Here lies the scary part of this argument, where the bias of a basketball fan is introduced.

In the broadest terms, no matter how you swing a bat, a baseball won't do anything different than what we've seen before. Visually, no matter how impressive Manning and Brady are, they haven't revolutionized how a quarterback plays the game. You still drop back, you still throw. Now, as for all of the miniscule details that go into that process (endless audibles, defensive reads, perfect precision)? That's what Manning and Brady have revolutionized. But that doesn't bring extra ratings.

Michael Vick was the NFL's game-changer. He could pass and run, and it wasn't the kind of running that we had seen before, especially against this particular brand of insanely athletic defenders. He didn't just run through available gaps; he ran around them. He created his space. You could say that Michael Vick helped invent the wildcat. Why not have a player take the direct snap who can run like a running back or wide receiver? He was - and still is - revolutionary. You make time to watch Michael Vick, because he could pull something out of his back pocket that you've never seen before.

The NBA is full of Michael Vicks: star players who succeed in ways that make them truly unique. And David Stern is going to sit these players down for some backtalk?

Kevin Garnett runs his mouth. So too do Bryant and Chris Paul and Carmelo Anthony and others. That's just how they are. And we're going to keep them from playing basketball because of their mouths. We're going to kick them out of games for butt taps and human reactions that simply can't be contained sometimes. This isn't like - to continue the football analogy - celebrating in the end zone after a touchdown. This is putting a harness on an often incontrollable impulse. 

What if someone went up to David Stern, viciously slapped his arm and walked away without saying a word? You don't think Stern would want to at least say something to this person, other than, "Oh, that's okay, thanks for that?" It's human reaction. It's uncontainable sometimes.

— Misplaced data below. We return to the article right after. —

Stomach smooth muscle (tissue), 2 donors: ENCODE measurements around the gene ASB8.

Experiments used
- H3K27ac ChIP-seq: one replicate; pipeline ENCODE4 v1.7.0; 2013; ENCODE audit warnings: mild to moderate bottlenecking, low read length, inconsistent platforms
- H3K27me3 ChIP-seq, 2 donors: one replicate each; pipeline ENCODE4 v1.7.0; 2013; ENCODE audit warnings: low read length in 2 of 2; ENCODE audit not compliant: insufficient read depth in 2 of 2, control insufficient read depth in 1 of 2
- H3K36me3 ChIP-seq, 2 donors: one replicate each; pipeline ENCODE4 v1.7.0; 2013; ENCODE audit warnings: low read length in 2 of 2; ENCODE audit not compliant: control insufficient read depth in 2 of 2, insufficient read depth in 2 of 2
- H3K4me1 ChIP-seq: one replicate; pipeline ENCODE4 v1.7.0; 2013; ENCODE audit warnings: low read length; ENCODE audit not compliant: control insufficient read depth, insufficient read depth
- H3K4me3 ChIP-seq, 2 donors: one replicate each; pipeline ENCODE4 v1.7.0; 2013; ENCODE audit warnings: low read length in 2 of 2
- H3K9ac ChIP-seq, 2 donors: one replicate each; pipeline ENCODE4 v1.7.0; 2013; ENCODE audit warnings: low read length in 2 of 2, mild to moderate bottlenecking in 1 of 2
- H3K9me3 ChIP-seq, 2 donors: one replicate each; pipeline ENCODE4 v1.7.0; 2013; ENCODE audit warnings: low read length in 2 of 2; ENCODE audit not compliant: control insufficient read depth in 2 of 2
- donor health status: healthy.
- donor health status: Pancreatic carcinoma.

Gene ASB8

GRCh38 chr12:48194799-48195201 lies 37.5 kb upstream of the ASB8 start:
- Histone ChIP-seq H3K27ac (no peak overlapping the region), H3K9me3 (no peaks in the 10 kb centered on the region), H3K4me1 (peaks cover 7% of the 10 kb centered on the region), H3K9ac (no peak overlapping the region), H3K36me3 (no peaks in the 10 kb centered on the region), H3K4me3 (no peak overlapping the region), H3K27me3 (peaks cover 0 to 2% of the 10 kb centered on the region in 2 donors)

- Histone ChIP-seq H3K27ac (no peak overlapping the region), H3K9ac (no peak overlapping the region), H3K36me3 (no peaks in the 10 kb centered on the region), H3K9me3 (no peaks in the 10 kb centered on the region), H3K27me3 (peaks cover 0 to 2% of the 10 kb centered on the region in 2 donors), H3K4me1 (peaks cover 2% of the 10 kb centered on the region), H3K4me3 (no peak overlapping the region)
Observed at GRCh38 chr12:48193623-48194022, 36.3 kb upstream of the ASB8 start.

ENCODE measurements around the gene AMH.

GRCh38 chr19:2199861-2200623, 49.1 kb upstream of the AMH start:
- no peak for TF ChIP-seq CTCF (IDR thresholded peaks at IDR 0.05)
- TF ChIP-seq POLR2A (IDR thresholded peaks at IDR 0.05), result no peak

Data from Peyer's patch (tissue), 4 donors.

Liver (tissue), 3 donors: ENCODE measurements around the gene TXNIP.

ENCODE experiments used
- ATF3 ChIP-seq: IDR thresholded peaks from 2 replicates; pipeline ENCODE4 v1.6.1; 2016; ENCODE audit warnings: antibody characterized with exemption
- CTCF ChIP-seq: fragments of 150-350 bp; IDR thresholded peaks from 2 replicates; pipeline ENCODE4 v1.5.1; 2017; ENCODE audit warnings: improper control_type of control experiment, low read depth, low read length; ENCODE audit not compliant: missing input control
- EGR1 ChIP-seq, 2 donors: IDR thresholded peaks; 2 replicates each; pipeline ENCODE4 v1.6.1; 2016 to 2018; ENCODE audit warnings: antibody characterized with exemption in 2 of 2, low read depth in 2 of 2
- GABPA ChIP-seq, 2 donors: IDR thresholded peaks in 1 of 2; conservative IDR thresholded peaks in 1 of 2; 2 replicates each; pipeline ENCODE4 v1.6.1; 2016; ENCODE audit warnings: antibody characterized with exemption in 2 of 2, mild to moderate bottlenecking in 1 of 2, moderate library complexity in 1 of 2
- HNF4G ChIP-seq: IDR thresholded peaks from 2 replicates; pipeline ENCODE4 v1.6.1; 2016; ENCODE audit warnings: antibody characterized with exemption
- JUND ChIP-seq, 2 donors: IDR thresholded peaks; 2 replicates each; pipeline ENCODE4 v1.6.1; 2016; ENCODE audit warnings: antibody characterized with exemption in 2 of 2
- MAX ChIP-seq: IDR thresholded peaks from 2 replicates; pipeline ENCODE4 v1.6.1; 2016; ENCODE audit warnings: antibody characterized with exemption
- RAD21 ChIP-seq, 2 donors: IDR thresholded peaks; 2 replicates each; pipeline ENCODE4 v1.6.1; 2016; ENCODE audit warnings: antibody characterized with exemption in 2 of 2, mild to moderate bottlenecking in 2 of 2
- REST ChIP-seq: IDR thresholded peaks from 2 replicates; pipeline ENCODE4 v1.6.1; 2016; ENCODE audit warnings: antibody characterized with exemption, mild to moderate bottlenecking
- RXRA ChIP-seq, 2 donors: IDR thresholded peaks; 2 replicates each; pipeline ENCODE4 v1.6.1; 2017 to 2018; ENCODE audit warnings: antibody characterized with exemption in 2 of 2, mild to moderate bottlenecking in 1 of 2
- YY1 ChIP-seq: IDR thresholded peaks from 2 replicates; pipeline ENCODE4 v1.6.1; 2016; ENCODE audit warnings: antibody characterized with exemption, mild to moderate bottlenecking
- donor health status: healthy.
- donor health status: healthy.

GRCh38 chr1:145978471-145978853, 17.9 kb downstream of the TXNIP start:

Remember when Joey Crawford got suspended for tossing Tim Duncan out of a playoff game for smiling at him? Apparently, we've switched gears and are actually promoting this kind of buffoonery now.

Stern is taking a huge gamble siding with the referees. This is no "dress code rule" or anything of that nature. It's an on-court gamble. It puts star players at a greater risk for getting kicked out of games because referees aren't perfect. And that's putting it in the nicest terms, because while I understand how difficult the job is, the referees have certainly become predictably inconsistent.

We're looking at you, referee who just whistled a team for a blocking foul because it's apparently against basketball law to call back-to-back charging calls, despite the fact that each play should have technically been ruled a charge.

If anything, this new rule bodes well for Houston, because their best players don't complain, at least not too noticeably. That said, "complaining" is about to have an entirely new meaning in 2010-2011. If Yao wants to say something to a referee, he'd better do so in Chinese. And even then, it may be grounds for a technical.

We have no choice but to live with Stern's decision-making for now, but if referees actually play ball - if they start tossing ANY player for saying ANYthing - this could be an enormous mistake. And for what cause?